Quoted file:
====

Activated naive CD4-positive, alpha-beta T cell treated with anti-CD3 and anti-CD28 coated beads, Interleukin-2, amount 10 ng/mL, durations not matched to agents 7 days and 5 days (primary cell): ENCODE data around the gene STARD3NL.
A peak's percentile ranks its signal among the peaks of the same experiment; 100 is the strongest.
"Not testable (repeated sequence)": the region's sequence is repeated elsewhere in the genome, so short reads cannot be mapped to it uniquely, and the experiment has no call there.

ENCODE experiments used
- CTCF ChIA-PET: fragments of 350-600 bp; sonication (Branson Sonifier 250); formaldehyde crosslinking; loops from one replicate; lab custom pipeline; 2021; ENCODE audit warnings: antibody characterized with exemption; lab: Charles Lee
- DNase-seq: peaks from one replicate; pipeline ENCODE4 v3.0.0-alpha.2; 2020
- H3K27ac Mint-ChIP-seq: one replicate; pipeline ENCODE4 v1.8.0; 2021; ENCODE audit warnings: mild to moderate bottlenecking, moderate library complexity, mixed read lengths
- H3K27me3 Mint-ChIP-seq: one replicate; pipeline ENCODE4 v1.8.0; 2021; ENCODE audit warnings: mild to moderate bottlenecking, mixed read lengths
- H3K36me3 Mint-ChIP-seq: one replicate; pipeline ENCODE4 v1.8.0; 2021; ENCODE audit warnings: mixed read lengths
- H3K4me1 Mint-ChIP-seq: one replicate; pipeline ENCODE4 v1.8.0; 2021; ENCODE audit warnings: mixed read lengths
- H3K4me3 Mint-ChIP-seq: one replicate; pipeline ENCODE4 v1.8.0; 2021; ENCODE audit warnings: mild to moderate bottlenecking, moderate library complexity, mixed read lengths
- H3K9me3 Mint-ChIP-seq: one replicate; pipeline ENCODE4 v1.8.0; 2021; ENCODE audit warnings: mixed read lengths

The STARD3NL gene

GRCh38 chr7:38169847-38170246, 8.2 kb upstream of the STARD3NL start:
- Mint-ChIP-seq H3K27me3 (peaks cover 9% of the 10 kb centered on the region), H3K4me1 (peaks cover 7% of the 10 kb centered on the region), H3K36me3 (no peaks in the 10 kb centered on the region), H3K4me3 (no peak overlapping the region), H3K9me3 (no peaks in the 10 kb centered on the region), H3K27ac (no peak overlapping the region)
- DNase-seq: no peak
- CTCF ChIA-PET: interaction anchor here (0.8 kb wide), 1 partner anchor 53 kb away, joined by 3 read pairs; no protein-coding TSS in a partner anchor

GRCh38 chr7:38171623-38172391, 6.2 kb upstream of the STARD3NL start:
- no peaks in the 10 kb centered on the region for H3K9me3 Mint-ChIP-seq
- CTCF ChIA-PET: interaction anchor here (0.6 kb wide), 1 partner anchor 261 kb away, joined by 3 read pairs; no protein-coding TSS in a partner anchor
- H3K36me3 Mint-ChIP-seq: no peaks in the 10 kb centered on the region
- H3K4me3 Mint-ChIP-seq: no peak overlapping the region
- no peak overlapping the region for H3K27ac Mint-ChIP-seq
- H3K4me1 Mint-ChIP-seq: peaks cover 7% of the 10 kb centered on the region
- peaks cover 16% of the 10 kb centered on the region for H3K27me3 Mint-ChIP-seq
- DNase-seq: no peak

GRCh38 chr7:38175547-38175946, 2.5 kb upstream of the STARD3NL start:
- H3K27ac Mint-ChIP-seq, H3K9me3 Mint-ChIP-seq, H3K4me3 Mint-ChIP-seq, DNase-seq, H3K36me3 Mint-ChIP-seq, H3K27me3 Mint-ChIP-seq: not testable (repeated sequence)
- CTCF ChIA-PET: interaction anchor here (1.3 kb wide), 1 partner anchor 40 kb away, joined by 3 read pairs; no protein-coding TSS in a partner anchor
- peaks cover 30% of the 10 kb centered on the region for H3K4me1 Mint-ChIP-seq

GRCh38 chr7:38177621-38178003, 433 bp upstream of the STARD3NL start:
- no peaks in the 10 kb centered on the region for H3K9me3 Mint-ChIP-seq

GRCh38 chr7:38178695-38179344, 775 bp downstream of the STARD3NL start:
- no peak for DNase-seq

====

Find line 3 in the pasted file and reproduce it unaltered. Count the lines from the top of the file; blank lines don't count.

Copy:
"Not testable (repeated sequence)": the region's sequence is repeated elsewhere in the genome, so short reads cannot be mapped to it uniquely, and the experiment has no call there.